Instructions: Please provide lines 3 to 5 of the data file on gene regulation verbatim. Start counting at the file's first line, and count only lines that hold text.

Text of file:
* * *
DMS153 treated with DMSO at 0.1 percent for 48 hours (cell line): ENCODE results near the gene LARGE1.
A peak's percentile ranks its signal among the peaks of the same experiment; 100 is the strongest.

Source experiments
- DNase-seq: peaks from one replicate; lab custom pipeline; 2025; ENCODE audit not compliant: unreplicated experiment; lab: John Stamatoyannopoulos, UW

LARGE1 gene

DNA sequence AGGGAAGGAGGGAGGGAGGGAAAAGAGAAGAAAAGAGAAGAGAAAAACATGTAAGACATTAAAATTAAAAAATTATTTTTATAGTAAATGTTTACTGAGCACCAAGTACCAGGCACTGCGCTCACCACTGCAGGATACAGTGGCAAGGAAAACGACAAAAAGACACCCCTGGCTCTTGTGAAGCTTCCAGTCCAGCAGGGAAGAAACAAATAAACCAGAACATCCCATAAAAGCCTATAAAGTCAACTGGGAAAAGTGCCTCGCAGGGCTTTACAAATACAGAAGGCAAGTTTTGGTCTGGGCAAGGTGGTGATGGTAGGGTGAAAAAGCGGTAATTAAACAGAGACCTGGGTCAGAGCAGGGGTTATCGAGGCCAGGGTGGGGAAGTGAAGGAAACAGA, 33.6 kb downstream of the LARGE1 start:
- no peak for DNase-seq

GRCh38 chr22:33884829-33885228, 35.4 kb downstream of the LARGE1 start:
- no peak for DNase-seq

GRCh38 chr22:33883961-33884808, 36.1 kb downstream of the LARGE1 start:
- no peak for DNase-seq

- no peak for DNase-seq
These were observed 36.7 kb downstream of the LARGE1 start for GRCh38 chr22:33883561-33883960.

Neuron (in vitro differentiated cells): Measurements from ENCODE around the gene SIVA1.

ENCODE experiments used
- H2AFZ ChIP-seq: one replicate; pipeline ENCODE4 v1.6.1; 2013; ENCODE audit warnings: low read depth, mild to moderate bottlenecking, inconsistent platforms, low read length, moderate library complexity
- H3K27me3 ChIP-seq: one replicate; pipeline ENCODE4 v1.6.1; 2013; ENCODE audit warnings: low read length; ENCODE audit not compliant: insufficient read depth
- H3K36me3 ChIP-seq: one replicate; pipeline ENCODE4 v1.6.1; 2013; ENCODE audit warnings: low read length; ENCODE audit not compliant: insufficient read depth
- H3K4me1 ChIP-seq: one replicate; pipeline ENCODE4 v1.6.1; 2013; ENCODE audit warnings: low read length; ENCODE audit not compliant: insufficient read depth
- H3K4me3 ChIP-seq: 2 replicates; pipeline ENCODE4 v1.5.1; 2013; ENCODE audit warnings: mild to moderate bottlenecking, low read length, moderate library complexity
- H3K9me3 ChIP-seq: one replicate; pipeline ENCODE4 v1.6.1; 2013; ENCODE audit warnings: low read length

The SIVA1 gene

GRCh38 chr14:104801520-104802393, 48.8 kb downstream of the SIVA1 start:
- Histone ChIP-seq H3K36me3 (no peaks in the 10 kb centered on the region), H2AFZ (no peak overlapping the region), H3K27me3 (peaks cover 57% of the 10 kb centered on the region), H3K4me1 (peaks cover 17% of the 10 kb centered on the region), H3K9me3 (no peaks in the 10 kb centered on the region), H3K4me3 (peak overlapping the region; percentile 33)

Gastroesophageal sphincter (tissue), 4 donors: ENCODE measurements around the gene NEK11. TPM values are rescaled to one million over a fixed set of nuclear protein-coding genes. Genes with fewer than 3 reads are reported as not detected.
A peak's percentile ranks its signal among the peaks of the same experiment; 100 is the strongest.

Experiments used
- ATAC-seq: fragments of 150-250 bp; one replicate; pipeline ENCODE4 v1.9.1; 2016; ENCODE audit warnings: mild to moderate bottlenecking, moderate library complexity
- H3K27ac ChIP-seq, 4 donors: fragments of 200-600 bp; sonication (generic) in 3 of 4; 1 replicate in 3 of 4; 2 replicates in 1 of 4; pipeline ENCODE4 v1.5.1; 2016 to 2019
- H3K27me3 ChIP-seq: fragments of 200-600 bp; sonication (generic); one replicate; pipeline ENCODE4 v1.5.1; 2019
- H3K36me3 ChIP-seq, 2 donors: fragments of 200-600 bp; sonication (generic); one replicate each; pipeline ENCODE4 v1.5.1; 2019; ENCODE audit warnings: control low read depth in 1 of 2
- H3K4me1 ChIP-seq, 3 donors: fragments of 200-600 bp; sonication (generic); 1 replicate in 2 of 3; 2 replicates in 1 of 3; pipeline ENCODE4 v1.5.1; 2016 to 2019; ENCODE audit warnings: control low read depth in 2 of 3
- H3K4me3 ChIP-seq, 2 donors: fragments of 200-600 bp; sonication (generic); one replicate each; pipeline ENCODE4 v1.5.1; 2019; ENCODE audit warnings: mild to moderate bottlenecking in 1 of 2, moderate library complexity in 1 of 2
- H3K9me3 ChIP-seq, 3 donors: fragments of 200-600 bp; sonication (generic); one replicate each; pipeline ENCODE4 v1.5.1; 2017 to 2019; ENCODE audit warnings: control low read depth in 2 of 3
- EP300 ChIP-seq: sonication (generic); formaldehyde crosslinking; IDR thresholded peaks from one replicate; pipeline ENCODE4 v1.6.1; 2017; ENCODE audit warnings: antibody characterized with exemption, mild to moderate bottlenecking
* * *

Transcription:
Source experiments
- DNase-seq: peaks from one replicate; lab custom pipeline; 2025; ENCODE audit not compliant: unreplicated experiment; lab: John Stamatoyannopoulos, UW

LARGE1 gene